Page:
I now have an alternate plan – one that has to come together very quickly. I can only hope it does, let me get to it.

A beaut of a day

The excitement around yesterday had been brewing for a few days. We were positively buzzing when we finally hit the N1 South to Pretoria.

Our destination was a Buddhist temple in Bronkhorstspruit. I knew nothing about the place and had no scholastic interests there. I was going along for the experience and because I am a liker of things.

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Shandu and Thuli didn’t hold back when we took photo’s upon arrival. Photo: Pheladi Sethusa

A few wrong turns delayed us a bit but when we finally found our way to Nan Hua Temple we realised that the long drive from Joho was worth it.

The bright red, green and gold trimmings on the Chinese architecture was breathtaking. I felt like I was on the set of every Chinese/Kung Fu movie I had ever seen. We went photo mad from the very minute we arrived. All of us so desperate to try and capture some of the beauty our words would fail to demonstrate later on.

Entrance to the main temple. Photo: Pheladi Sethusa
Entrance to the main temple. Photo: Pheladi Sethusa

The very first thing I noticed was this graffiti on one of the arch’s pillars.

Really?! :/ Photo: Pheladi Sethusa
Really?! :/ Photo: Pheladi Sethusa

It made me sad, that some inconsiderate people could not grant others the same religious freedom bestowed on them. It’s just crass. But all the while very telling innit?

Anyway that unpleasantness didn’t ruin the mood for long. Our guide Sipho was very helpful, he told us about everything from the architecture, to explaining some religious and cultural aspects of Buddhism.

Walking up to the main temple, a stilling calm washed over me and stayed with me for the duration of our tour. It was a really tranquil space. Being in the temple where the main shrines were was quite an experience.

The 2.5 metre high Buddha‘s were a magnificent sight. The ceilings breathtaking and the mood serene. In the temple I most enjoyed the playing of the echo drum and wooden fish. The sounds created an echo around the room that made one take in design aesthetics in a holistic way.

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The rest of the tour saw us eating a vegetarian lunch in absolute silence and meeting temple master Ven Hui-Xing, who was the most animated person I have ever met. He even gave us each a gift, what a great day indeed. Have a look at the links below for more on the day 🙂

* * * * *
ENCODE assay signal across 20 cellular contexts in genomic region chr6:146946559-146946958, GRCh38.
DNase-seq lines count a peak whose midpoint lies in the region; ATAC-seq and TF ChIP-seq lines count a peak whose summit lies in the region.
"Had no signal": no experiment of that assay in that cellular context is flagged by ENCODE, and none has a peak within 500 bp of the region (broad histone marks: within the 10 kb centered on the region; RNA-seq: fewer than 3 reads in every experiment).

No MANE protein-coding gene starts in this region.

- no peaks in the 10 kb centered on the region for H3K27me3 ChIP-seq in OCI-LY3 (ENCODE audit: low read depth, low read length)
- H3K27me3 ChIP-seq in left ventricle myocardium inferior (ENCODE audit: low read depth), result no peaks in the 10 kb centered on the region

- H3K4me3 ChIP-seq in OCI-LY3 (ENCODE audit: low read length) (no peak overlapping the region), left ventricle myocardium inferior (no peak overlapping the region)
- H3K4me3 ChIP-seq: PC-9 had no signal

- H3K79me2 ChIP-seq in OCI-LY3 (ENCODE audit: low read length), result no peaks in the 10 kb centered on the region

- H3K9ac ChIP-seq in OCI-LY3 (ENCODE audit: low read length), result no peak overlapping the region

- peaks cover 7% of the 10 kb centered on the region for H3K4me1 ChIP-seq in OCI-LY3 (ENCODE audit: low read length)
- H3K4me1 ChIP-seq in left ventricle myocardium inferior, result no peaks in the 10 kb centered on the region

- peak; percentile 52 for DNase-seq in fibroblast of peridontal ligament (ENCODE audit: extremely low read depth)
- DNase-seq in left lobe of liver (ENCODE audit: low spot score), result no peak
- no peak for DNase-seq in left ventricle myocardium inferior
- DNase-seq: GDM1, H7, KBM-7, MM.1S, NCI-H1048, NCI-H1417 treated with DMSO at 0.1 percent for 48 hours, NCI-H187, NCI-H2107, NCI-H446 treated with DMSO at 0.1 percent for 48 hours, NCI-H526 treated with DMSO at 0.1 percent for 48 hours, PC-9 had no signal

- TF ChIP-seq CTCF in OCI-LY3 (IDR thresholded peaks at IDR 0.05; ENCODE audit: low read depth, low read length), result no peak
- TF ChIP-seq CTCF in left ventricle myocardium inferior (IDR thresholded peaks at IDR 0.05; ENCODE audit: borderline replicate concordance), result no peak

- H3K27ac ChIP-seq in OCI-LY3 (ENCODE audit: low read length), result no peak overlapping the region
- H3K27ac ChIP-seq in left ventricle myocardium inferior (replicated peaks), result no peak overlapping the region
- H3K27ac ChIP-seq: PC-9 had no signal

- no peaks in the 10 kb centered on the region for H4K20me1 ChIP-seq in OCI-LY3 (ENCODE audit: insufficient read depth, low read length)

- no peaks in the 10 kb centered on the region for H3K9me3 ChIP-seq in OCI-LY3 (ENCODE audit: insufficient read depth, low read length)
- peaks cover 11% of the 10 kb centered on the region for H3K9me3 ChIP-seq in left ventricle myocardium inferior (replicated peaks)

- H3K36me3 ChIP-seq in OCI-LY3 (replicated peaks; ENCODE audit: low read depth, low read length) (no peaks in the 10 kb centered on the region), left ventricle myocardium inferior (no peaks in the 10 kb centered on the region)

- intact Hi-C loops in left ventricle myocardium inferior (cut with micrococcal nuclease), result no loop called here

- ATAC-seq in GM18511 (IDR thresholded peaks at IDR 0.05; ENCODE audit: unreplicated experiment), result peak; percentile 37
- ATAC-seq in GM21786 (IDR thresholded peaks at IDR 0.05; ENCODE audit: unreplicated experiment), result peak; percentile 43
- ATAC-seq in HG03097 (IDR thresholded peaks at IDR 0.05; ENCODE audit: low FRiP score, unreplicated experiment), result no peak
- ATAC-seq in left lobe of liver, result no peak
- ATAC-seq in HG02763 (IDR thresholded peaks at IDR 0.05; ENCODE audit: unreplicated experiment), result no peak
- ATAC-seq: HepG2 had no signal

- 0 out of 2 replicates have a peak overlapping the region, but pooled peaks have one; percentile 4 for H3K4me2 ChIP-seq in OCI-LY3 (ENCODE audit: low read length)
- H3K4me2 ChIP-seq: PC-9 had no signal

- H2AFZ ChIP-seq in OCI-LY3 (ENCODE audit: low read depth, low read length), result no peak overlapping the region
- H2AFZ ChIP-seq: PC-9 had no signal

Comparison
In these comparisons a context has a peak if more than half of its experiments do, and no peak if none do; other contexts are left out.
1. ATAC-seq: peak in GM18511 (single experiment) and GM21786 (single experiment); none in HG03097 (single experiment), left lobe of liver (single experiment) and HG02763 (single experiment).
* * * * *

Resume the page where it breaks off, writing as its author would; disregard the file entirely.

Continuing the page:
In-depth wrap up [2/4]

And just like that another week has come to an end.

I’ve just sent my second draft through to my mentor,  I know it’s still messy and needs a lot of work but I feel so much better about this one for sure.

My last submission was a very, very rough sketch, mostly of things to come.

This week was far more productive than last week was.  I knew it was getting late for me and my non-story so that lit a fire under my ass.

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Unfinished archway at Chinatown, Cyrildene. Photo: Pheladi Sethusa

I knew that this unfinished arch in Cyrildene would be the peice of the puzzle that would make my story about development in that area come together, I just didn’t realise how vital this information would be to the rest of my story.

I’m not where I need to be yet but I am getting there I think. This may have been due to an attitude shift. I think a lot of us got over the small obstacles and chose to exhaust all other means of getting what we needed.

For lack of a better phrase, we had ourselves a cup of cement and hardened the fuck up.

The hustle was real this week, it was inspiring to watch and be a part of all at once. Maybe this won’t be the worst time after all.

Best reads

Week two of in-depth hustling has come to a close, so let’s see what some of my comrades have been up to:

Organised, “victimless” crime

Yesterday I got to have a sit down interview with the chairman of the Chinese Police Forum, Rob Crawford. We met as his house just a street away from Derrick Avenue in Cyrildene.

Rob works on a volunteer basis for the CPF and has been doing so for 12 years now. He doesn’t get paid for his CPF work, during the day he makes his bacon by teaching Karate. Which made the t-shirt he was wearing seem much less prejudicial than I imagined it was.

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Karate kid vibes. Photo: Pheladi Sethusa

The Juice

Within in the first few minutes of speaking to Rob I realised that he was going to give me information I could have only ever dreamed of getting – and boy did he. If ever there was a scoop of life, this was it.

Rob told my colleagues and I about the kind of organised criminal activity that plagues Cyrildene. About the Chinese mafia (called the Triad), an assortment of crimes that make car hijackers look like novices to the field.

I have some but also no idea how I am going to make everything he told me fit into my story but where there’s a will, there’s a way and the will in this case is gargantuan (I never get to use that word, thanks Elle Driver/California Mountain Snake).